Pete Bennett

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Everything posted by Pete Bennett

  1. I have checked with my insurers here in France who rightly claim to be the biggest in the world AXA and they admit they have no cases on their records of any extractor explosions or fires in workshops they can attribute to static build up in a PVC duct system. I know from my own system, now temporarily disconnected for a change to a bigger extractor, that I can get a discharge from it to me easily enough, but, I like the odd recharge to my dying batteries.
  2. My step son is senior designer at Jaguar Land Rover so I get a lot of design talk. Like your man a BMW he is always at work, and I mean always. The only way we can get him is to email his desk. For myself I usually get my inspiration from nature and sometimes the most obscure unconnected items. I was told many years ago begin your career by studying every good designer you can find, particularly in your chosen field. Once you feel you've analysed as much as you can what makes their stuff appeal it's time to stop, absorb all you can, then try never to look again. That way you'll become a unique designer just like them. If you waste too much time looking at what every one else's is doing you'll only copy their stuff or produce mediocre examples of similar designs. To be truly original, you have to be original. Occasionally you need to take a peek just to see if fashions are changing, but it is much, much better to be the one dictating the fashion in the first place. Best of luck and I hope your career is as varied and interesting (to me at least) as mine has been.
  3. Thank you once again. However, is there any way I can soften the top of the dome a bit, it's rather pointy? Sorry to be such a pain but I don't really get a lot of time to play and I can see it's definitely a program to play with. All the best Pete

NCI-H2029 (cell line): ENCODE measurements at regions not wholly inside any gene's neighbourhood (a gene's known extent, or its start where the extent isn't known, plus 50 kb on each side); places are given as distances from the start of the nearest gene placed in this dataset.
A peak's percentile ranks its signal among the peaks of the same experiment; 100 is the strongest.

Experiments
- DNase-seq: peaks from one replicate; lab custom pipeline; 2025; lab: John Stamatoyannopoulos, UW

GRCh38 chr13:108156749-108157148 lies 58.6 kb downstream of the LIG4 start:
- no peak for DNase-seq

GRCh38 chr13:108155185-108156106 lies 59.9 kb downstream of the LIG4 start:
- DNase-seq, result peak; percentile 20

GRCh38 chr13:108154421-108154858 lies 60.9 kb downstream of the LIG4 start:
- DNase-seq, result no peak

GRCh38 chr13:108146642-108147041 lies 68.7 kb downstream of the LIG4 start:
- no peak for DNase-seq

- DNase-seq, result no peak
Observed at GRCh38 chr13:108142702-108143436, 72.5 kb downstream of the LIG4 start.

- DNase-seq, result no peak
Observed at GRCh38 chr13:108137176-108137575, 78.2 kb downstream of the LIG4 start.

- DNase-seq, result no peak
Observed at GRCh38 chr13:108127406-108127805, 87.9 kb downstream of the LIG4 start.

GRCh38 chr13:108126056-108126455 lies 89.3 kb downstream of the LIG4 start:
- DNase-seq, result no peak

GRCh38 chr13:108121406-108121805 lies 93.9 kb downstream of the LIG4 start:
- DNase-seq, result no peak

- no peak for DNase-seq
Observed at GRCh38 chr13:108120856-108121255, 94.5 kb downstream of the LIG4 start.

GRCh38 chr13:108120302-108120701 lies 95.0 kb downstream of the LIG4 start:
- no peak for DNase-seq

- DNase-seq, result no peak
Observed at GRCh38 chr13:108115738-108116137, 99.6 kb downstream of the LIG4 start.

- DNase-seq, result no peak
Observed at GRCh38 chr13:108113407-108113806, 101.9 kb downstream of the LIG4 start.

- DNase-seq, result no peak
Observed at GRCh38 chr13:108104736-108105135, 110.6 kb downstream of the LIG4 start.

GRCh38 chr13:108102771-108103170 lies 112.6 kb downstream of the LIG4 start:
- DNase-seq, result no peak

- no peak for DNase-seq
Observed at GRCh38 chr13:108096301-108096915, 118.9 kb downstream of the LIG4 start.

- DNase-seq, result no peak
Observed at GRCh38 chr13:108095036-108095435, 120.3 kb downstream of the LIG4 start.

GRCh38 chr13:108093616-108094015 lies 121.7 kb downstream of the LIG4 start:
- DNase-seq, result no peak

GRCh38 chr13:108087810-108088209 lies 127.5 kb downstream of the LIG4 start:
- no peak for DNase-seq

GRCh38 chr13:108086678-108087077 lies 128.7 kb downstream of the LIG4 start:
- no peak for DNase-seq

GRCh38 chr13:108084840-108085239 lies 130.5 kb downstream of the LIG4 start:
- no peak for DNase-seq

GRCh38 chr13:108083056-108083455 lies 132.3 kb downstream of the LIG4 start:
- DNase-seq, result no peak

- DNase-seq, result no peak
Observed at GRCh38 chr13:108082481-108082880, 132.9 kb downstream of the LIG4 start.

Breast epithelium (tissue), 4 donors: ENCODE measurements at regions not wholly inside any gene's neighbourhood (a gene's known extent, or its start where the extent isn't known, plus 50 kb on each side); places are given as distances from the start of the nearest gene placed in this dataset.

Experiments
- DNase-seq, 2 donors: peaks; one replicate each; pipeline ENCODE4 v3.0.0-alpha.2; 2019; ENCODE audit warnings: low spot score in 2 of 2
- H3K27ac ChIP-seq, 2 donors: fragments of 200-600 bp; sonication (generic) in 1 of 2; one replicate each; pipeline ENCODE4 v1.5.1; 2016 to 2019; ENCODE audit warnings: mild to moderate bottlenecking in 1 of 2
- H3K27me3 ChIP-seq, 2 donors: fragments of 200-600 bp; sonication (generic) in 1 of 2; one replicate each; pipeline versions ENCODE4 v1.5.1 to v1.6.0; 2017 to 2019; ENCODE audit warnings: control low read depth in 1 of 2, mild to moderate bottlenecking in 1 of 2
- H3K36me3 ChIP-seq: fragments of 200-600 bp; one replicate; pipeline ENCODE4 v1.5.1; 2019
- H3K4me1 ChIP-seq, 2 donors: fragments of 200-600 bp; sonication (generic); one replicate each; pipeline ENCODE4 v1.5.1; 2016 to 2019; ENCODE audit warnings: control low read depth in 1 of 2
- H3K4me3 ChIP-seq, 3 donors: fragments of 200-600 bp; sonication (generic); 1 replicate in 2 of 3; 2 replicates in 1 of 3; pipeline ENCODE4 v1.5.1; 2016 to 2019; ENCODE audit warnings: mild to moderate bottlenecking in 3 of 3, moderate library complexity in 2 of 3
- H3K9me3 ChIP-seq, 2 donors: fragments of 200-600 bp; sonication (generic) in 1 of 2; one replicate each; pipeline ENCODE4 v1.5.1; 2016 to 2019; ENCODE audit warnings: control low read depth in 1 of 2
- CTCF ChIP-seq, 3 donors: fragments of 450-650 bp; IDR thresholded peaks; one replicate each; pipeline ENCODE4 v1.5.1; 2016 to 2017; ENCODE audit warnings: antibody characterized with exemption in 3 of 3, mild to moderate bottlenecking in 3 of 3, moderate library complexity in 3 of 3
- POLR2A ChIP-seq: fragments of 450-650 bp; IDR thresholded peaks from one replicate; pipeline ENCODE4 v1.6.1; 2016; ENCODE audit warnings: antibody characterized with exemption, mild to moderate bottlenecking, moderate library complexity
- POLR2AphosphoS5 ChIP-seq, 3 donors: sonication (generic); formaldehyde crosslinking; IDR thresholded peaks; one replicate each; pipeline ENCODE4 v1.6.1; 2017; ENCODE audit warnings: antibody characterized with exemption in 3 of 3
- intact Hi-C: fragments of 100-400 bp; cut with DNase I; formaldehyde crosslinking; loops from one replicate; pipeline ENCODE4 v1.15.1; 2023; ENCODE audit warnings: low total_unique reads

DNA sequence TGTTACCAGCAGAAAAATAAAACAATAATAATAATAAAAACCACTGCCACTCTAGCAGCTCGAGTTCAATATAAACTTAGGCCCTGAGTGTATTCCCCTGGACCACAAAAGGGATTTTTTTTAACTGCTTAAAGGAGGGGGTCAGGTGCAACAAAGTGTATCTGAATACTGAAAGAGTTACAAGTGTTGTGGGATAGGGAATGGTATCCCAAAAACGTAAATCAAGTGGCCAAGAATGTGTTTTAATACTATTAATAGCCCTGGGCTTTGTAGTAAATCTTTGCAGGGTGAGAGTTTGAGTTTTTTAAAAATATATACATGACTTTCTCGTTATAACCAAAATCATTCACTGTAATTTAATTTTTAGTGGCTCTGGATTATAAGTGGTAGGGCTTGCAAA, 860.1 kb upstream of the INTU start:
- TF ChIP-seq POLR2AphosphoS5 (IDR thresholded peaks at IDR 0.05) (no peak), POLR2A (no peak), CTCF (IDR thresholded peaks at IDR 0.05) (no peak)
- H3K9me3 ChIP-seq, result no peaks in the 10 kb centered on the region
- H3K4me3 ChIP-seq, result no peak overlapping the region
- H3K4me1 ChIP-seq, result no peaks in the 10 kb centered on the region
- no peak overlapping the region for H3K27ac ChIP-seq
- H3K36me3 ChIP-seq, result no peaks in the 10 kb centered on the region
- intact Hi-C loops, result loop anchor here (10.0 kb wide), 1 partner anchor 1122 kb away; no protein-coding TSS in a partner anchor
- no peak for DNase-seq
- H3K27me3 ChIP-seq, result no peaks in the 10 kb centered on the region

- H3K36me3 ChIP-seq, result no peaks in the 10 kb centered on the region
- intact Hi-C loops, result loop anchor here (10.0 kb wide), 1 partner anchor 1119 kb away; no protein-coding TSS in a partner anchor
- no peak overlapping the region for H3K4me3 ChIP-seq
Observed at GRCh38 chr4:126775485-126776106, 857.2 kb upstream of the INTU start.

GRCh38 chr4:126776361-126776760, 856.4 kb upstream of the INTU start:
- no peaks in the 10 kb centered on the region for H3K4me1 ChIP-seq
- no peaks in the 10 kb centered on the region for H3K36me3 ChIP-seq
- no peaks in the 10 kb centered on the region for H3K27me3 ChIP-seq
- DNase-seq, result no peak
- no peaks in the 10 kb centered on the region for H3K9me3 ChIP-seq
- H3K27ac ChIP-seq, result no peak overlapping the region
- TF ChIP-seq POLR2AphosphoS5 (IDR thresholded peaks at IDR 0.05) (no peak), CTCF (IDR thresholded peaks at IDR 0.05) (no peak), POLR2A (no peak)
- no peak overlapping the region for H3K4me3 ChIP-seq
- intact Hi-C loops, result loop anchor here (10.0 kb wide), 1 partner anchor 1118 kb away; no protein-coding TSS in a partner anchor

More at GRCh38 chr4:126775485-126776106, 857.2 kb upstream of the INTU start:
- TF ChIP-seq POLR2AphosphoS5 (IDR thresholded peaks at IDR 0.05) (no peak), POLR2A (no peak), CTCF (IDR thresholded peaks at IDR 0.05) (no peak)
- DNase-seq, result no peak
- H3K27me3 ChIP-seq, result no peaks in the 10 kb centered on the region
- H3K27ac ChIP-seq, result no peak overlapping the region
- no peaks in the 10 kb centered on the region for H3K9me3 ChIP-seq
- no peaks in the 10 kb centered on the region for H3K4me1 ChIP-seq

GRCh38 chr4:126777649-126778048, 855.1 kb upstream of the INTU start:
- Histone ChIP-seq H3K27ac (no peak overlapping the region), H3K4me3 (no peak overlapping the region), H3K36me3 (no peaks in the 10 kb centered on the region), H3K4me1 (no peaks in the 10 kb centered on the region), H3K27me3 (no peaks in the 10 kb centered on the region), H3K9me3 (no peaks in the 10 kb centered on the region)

4. Well now, it just depends on what joints Bobby likes.
  5. A wider rail is a good idea for stability of the router, but, would it not be better to make the long slot in the rails you have the bolts in? If you machined a recessed slot, one just wide enough for the bolt with a second recess beneath just wide enough to accept the flat head. This would sit quite happily on the bench. Once the first face is set it should be easy to slide the bolt and the wider face up to your piece and clamp with the knobs well clear of the router. Just a thought.
  6. Hi Guys it's me again. Can any of you please explain (in very simple English) how I can form a parabolic dome shape. I am designing a cabinet that is actually an Acorn, infact it is two acorns. I am fairly new to Sketchup so have yet to experiment with all the tools and their effects. I'm probably missing something obvious.
  7. I have the Fuji mini mite and it is fantastic, HVLP is so much easier than my old irratic compressor system I used to have. Like all HVLP's it makes some noise but the fuji's are about as quiet as they get, and so controllable.